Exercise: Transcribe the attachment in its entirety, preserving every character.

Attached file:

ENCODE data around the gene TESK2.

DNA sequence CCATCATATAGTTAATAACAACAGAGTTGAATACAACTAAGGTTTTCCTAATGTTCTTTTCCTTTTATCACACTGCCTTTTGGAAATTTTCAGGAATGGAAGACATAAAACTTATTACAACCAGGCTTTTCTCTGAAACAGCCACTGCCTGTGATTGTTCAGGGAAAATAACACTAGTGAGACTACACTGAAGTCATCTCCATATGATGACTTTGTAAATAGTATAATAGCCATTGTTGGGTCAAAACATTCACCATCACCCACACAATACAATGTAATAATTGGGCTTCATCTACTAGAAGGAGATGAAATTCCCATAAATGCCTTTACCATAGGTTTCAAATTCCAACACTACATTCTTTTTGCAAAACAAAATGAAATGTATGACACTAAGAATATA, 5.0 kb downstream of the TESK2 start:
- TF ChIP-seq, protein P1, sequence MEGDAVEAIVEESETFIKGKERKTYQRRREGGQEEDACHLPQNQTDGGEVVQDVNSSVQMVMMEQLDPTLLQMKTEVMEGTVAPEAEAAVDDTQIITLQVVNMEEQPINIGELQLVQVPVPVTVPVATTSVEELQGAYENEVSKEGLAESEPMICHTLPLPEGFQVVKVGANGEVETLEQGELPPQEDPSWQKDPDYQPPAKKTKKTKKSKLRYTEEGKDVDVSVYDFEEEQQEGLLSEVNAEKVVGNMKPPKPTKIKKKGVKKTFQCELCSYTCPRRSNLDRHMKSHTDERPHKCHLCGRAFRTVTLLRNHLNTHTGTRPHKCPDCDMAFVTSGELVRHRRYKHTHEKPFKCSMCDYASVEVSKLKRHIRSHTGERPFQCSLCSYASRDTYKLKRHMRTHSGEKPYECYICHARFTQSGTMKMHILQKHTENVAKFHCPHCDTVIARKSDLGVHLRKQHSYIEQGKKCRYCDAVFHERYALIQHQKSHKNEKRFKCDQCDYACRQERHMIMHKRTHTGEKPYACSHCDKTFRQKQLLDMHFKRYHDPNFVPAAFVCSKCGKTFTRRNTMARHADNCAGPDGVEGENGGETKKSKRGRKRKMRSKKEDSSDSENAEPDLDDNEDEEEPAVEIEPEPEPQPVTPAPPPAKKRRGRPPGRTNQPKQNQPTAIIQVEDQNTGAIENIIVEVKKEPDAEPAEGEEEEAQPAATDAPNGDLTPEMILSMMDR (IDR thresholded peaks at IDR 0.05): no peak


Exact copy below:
ENCODE data around the gene TESK2.

DNA sequence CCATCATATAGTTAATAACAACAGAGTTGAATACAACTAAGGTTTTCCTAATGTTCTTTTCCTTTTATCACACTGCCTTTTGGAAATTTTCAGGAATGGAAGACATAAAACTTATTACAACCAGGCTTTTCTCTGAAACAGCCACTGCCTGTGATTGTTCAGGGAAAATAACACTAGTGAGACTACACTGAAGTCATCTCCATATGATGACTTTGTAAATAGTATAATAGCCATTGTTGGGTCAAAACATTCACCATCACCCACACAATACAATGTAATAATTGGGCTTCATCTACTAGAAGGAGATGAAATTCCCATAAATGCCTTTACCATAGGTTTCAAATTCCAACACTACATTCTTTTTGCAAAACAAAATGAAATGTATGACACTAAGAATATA, 5.0 kb downstream of the TESK2 start:
- TF ChIP-seq, protein P1, sequence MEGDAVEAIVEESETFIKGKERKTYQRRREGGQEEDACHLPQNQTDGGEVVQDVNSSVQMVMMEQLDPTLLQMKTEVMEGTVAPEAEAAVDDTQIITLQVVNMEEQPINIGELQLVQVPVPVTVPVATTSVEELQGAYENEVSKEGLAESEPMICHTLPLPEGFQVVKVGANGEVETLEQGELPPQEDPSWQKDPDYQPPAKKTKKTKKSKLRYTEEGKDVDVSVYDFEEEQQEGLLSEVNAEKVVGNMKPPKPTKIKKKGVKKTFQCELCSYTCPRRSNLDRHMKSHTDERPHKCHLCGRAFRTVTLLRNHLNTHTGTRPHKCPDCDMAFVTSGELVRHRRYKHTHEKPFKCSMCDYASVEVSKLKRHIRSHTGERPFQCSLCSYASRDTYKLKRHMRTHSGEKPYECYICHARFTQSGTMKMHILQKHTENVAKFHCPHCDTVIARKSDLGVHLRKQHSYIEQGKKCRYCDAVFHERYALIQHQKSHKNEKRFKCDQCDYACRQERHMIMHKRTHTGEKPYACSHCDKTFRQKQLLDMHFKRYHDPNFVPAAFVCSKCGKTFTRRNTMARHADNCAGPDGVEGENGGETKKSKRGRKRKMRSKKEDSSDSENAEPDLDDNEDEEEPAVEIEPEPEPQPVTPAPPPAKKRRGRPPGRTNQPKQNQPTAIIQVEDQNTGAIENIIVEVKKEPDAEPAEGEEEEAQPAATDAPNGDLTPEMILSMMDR (IDR thresholded peaks at IDR 0.05): no peak